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SF set to start process for building modular housing for formerly homeless

SF set to start process for building modular housing for formerly homeless

January 22, 2018 

Doubling down on its commitment to using off-site construction methods to create faster and less-expensive housing for the formerly homeless, city officials are kicking off a search for a San Francisco site to build a modular factory.

On Tuesday, acting Mayor London Breed, in collaboration with building trades groups, is expected to announce the first steps in establishing a modular factory within city limits, which many housing advocates believe is a vital step in efforts to speed up production of affordable-housing units.

While the process will take a while — the first phase will include hiring a consultant and creating a business plan — the announcement is important because it includes the involvement of the city’s powerful building trades unions, some of which have opposed modular construction because it can lead to less work for its members.

Modular construction, a method in which building components are built somewhere else and then trucked to a construction site for assembly, has been proved in many cases to cut costs by 20 percent and speed up production by between 20 and 40 percent.

“The housing shortages and homelessness issues facing our city are the challenges of our time, and we need to deliver creative solutions,” Breed said. “It is clear that we need more housing, and we need it now.”

The move comes as the city is selecting a developer to use modular construction methods to build supportive housing for formerly homeless people on a parking lot behind the federal courthouse at Mission and Seventh streets.

That request for proposal, issued in October, was not received well by some factions within the building trades and prompted Building Trades Council President Larry Mazzola to write a letter warning the city not to hire Factory OS on Mare Island in Vallejo, the modular manufacturing facility closest to San Francisco.

In particular, Mazzola objected to the Vallejo factory’s “wall-to-wall” labor agreement with the carpenters union, which allows those workers to do everything from painting to plumbing to carpet laying, jobs usually performed by other trades.

Mazzola said that using Factory OS would show “a blatant disregard” for the other craft unions.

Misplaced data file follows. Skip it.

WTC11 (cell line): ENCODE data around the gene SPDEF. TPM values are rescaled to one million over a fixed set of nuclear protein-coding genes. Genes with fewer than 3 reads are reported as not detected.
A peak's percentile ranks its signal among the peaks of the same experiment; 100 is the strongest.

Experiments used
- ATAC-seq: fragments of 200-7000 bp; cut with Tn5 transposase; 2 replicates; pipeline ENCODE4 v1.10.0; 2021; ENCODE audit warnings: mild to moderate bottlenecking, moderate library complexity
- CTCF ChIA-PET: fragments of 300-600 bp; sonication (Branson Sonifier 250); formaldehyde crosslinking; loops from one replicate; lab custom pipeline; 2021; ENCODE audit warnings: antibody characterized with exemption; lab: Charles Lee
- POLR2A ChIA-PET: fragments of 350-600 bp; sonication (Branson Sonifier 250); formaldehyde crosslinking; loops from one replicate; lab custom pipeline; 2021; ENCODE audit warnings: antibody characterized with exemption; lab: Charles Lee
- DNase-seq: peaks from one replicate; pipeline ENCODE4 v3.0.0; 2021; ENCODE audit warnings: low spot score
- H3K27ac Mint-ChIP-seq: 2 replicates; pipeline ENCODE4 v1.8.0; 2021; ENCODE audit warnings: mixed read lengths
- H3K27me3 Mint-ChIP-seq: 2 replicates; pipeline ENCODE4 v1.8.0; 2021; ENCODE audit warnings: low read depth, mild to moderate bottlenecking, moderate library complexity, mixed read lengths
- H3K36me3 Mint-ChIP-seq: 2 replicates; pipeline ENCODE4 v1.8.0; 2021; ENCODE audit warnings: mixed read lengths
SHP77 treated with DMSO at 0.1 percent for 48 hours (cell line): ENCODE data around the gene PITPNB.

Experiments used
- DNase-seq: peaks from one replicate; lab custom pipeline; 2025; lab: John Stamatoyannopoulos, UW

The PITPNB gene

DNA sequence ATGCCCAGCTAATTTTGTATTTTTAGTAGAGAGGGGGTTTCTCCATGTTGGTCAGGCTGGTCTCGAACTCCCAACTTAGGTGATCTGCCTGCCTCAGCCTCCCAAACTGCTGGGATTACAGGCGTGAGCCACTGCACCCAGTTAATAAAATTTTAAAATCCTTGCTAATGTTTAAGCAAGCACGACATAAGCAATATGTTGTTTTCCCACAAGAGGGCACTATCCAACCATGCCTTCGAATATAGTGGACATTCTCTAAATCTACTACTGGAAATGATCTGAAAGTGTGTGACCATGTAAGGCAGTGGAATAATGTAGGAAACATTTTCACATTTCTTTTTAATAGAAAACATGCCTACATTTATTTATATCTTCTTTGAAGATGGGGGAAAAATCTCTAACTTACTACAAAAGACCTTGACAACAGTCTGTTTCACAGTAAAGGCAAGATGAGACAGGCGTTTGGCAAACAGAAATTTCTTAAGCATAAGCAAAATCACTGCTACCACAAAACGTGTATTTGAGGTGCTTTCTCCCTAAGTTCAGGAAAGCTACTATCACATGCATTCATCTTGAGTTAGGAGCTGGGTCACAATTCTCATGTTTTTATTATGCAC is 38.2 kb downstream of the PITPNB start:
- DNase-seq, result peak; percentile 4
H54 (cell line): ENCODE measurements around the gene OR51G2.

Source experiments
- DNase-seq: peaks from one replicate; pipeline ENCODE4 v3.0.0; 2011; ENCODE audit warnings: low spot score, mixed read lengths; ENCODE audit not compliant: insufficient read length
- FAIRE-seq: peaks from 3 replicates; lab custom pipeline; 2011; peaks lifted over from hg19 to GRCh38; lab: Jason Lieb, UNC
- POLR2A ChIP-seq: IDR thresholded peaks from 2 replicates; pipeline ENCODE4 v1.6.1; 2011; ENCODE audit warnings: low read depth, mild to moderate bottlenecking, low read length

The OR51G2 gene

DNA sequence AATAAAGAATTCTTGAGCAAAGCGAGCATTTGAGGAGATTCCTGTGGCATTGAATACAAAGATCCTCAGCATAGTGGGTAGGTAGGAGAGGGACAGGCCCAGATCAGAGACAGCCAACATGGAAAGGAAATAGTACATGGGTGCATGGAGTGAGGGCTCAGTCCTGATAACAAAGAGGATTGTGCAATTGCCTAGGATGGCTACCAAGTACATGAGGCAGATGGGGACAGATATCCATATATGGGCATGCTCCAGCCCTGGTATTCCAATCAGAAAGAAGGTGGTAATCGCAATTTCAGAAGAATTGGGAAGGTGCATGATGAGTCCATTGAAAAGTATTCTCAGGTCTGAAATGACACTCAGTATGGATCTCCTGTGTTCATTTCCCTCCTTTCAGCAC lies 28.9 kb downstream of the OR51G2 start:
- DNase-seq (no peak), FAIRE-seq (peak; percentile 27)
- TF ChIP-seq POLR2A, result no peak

But with its endorsement of the idea of establishing a San Francisco factory, Mazzola and the other building trades have agreed to allow the Seventh and Mission project to go forward as planned, according to Kate Hartley, director of the Mayor’s Office of Housing and Community Development. In a statement, Mazzola thanked Breed and the late Mayor Ed Lee for “recognizing building trades workers and the importance of keeping these jobs in San Francisco.”

“Fixing the homeless problem, along with the housing shortage in San Francisco, are two major issues that San Francisco faces, and we are proud to partner with the city to help develop a facility that addresses these issues while keeping jobs in our local economy,” he said.

The city will be looking for a consultant “with substantial experience in the design, construction and operation of modular housing production facilities that can both develop a business plan and facilitate the stakeholder process,” according to a press release from Breed. Funding for the consultant will come from the Mayor’s Office of Housing and Community Development and Office of Economic and Workforce Development.

“We have made growing and retaining good manufacturing jobs a priority in San Francisco,” said Office of Economic and Workforce Development Director Todd Rufo. “This funding is an important first step in developing a facility in partnership with labor that creates good jobs and accelerates affordable housing.”

The selected consultant will start by convening a series of meetings with city staff and labor regarding the construction and long-term operation of a modular housing production facility, including capital investment requirements, construction specifications, site logistics, and transportation requirements for raw materials and finished components. The second phase will consist of a business plan, with recommendations due by the end of the year.

Hartley said modular construction to house the formerly homeless has been a documented success in other markets. She cited Vancouver, British Columbia, where a 48-unit modular development proved so successful the city ordered an additional 600 units.

“Because our homeless crisis is so severe, we have been looking for ways to get more affordable units online faster,” Hartley said. “Studying effective modular facilities around the world, as well as the new facility in Vallejo, city housing leaders came to the conclusion that San Francisco needs its own manufacturing plant.”

J.K. Dineen is a San Francisco Chronicle staff writer. Email: Twitter: @SFjkdineen

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